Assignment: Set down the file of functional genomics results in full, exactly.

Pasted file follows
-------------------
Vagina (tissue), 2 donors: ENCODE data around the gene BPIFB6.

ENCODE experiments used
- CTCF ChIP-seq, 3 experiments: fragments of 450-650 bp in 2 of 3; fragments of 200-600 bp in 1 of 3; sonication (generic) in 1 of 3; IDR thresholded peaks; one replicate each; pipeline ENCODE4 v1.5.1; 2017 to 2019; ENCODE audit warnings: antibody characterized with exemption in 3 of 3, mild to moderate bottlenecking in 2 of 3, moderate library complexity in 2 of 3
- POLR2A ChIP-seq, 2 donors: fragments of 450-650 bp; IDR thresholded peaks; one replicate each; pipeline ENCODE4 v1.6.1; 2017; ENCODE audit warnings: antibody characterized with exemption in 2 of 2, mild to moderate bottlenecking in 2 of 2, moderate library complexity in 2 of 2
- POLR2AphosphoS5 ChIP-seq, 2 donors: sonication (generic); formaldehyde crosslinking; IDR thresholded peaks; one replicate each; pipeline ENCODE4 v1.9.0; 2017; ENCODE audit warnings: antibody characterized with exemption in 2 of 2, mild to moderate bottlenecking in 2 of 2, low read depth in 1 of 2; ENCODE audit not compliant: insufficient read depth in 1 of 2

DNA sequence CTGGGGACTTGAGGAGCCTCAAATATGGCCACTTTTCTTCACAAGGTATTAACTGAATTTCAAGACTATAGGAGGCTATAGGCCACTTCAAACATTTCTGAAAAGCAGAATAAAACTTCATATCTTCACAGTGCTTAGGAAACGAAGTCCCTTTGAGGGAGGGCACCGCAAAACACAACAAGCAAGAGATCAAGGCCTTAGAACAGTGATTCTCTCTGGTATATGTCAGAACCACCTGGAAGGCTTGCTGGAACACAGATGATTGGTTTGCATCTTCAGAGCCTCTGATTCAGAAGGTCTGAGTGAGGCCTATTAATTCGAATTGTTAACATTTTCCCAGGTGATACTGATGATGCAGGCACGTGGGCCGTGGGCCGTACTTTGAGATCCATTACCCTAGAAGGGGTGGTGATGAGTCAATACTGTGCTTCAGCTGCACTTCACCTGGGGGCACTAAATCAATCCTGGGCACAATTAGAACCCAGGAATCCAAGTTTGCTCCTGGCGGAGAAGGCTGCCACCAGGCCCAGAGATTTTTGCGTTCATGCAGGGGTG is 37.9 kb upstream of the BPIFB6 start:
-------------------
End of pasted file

Vagina (tissue), 2 donors: ENCODE data around the gene BPIFB6.

ENCODE experiments used
- CTCF ChIP-seq, 3 experiments: fragments of 450-650 bp in 2 of 3; fragments of 200-600 bp in 1 of 3; sonication (generic) in 1 of 3; IDR thresholded peaks; one replicate each; pipeline ENCODE4 v1.5.1; 2017 to 2019; ENCODE audit warnings: antibody characterized with exemption in 3 of 3, mild to moderate bottlenecking in 2 of 3, moderate library complexity in 2 of 3
- POLR2A ChIP-seq, 2 donors: fragments of 450-650 bp; IDR thresholded peaks; one replicate each; pipeline ENCODE4 v1.6.1; 2017; ENCODE audit warnings: antibody characterized with exemption in 2 of 2, mild to moderate bottlenecking in 2 of 2, moderate library complexity in 2 of 2
- POLR2AphosphoS5 ChIP-seq, 2 donors: sonication (generic); formaldehyde crosslinking; IDR thresholded peaks; one replicate each; pipeline ENCODE4 v1.9.0; 2017; ENCODE audit warnings: antibody characterized with exemption in 2 of 2, mild to moderate bottlenecking in 2 of 2, low read depth in 1 of 2; ENCODE audit not compliant: insufficient read depth in 1 of 2

DNA sequence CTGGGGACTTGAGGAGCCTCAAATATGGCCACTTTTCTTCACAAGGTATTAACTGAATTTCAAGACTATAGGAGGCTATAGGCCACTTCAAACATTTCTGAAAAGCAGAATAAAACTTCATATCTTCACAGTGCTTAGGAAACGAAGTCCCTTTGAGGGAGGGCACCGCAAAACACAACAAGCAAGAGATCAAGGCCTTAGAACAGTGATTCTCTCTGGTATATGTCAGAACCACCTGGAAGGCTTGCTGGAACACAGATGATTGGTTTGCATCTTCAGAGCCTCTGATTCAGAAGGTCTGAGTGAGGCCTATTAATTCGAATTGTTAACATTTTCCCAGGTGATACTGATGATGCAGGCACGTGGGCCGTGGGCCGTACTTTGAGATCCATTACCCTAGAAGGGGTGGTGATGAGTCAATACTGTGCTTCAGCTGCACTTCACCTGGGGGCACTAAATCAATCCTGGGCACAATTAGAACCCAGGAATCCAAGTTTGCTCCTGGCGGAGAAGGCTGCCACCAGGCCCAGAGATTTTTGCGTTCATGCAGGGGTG is 37.9 kb upstream of the BPIFB6 start: